Last week, Michel Combes, the new CEO at ALU announced his plan (of all things “The Shift Plan”) for saving the company and returning it to positive cashflow in the next 2.5 years. Now, where did I hear this before? Oh, that’s right every prior CEO since the Alcatel and Lucent merger/acquisition (and a few of those more than once). What’s different about this plan? From the outside, it’s hard to know… But I can identify some of the things that are similar to all the prior plans:
- Focus the portfolio and R&D spending on ‘next-gen’ stuff
- Get out of certain non-profitable markets
- Reduce SG&A via layoffs
- Sell (or license) some things
- Swap certain managers and re-structure
- Leverage innovation for the future
- Leave a long runway before results are expected
So what makes Michel et al believe this time will have different results? (Remember this mis-attributed definition of insanity?) Of course, other than this time, I’m no longer an employee and have a lot less riding on it (though, I’m still a shareholder and a participant in their retiree medical plan). I’m not so self-absorbed to believe that my leaving will make any(!) difference… but, still, I have one piece of advice!
Certainly, the challenges faced by the company are huge. But decision-making and then sticking with those decisions are what’s required, if your title includes “manager” (or any form thereof). In my view, it’s the latter part (specifically ‘sticking with the consequences’) that’s been the critically missing part. All prior plans required actions that were painful, often quite painful, whether to embedded internal interests, to important customers, to certain governmental bodies, or just to the self-image of the company (and its employees). But that’s where the (re-)plan would die: the inability to withstand pain for long enough. It requires much more than a quarter, or even a year. To me, it seemed, just when some positive things were likely and soon, we’d fall back on poor behaviors and try to re-live ‘the good times’ again. Then a quarter or two later, there’d be another missed set of numbers, and yet another re-plan to be announced. My advice to Michel, and especially to all my friends and ex-co-workers (whether ‘manager’ or not): please, have some “stick-to-itiveness” this time!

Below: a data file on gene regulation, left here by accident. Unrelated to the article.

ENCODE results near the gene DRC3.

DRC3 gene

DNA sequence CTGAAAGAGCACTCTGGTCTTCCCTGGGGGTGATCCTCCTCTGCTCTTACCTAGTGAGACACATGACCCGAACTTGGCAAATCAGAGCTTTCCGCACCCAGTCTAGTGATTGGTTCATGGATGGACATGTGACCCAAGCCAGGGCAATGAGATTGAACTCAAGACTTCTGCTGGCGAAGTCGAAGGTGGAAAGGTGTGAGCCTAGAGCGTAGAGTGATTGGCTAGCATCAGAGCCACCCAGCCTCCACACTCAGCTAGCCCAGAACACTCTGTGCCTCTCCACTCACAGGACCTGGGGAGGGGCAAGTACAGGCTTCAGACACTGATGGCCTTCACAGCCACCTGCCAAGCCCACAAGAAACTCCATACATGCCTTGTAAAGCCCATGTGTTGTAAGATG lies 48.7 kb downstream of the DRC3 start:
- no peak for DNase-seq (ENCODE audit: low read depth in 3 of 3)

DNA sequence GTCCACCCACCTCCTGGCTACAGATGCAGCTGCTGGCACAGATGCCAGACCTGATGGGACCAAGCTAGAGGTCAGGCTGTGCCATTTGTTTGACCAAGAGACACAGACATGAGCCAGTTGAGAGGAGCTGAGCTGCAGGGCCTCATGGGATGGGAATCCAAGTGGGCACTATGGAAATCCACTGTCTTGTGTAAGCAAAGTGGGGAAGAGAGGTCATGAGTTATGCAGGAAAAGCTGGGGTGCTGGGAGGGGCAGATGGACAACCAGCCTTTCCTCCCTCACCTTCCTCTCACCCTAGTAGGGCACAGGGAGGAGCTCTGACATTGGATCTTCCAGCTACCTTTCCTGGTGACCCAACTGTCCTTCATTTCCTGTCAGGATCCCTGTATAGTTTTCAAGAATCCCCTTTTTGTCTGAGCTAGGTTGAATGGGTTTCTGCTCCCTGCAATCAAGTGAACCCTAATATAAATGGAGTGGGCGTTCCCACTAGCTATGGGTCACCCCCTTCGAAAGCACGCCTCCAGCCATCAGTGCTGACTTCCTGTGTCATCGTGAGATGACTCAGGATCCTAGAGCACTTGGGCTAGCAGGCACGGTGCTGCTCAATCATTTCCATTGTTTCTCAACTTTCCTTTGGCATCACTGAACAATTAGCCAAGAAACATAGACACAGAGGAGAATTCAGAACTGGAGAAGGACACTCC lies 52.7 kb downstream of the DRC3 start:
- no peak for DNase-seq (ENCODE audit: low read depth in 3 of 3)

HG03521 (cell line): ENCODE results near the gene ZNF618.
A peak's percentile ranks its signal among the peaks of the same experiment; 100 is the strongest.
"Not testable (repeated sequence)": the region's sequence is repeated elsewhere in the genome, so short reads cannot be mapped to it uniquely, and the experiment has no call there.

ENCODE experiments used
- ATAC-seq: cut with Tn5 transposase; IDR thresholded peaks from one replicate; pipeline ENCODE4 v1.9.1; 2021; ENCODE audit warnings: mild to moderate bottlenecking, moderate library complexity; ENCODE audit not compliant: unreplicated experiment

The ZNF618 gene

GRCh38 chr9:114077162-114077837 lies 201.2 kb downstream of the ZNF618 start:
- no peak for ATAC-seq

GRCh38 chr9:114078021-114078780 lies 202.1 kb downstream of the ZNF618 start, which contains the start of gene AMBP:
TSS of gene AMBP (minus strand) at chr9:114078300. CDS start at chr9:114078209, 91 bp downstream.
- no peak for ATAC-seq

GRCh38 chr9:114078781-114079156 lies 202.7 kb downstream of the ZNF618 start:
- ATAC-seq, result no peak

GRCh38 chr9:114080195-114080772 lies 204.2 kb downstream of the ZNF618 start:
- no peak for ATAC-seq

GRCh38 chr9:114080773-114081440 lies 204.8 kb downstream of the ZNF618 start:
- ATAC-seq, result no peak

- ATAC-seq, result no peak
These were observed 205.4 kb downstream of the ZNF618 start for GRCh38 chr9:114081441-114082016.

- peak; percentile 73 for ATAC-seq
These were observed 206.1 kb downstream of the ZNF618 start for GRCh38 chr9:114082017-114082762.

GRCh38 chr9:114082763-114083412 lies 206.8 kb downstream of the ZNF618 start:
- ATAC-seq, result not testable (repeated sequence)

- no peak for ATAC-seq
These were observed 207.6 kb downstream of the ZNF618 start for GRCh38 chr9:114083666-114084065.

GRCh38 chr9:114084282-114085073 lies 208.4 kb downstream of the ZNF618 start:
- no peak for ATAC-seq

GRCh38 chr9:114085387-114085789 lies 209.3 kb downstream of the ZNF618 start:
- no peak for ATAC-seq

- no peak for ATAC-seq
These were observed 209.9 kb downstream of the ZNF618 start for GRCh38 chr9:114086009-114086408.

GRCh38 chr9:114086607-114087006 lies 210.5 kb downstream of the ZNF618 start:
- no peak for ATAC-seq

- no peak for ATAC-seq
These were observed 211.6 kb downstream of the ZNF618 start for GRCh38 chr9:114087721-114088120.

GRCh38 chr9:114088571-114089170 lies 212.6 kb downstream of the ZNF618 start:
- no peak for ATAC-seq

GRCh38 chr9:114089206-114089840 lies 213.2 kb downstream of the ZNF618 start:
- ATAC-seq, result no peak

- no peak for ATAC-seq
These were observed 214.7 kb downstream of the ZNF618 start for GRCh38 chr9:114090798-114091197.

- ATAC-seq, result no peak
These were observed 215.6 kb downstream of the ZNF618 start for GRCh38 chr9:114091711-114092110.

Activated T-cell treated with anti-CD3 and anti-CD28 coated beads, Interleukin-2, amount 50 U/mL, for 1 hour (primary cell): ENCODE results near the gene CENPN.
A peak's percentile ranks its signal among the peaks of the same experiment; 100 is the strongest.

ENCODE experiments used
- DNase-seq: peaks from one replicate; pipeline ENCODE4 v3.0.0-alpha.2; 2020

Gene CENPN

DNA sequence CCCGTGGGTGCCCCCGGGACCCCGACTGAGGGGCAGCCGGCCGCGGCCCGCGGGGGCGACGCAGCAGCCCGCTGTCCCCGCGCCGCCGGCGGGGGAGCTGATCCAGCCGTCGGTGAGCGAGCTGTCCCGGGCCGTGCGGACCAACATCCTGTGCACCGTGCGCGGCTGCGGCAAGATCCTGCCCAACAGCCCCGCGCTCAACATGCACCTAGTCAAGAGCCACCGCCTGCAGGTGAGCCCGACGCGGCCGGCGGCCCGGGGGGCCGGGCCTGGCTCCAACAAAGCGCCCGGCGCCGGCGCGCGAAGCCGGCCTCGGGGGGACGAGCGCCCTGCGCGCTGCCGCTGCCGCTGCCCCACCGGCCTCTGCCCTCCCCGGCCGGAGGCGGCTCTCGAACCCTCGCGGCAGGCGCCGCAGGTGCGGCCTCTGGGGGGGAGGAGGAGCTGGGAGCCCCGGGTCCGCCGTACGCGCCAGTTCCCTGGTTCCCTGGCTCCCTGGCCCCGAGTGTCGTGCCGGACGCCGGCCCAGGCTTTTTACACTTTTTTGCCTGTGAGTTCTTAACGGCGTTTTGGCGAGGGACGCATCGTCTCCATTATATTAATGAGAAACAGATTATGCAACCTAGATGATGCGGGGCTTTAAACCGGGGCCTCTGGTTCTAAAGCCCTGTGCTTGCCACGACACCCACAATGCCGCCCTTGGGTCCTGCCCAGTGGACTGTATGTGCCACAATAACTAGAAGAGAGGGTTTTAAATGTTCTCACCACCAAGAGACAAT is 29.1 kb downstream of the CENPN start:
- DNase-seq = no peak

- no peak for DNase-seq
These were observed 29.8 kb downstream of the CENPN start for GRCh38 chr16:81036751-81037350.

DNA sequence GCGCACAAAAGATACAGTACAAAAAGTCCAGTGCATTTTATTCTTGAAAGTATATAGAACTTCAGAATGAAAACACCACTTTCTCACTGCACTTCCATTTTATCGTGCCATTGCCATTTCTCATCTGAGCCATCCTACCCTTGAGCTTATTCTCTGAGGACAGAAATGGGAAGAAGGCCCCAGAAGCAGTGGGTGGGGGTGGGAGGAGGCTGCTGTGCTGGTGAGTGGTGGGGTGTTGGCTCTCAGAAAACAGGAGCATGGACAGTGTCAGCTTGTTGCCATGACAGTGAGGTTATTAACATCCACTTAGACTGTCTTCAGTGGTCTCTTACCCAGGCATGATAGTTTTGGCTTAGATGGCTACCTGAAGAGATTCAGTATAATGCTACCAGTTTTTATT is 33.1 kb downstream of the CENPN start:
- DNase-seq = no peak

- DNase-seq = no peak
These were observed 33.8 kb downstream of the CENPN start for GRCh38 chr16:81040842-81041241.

The pains of change (maybe more than you personally can withstand, yes) will be worth it afterwards! I’ve changed to become more sustainable, so can you! – Jack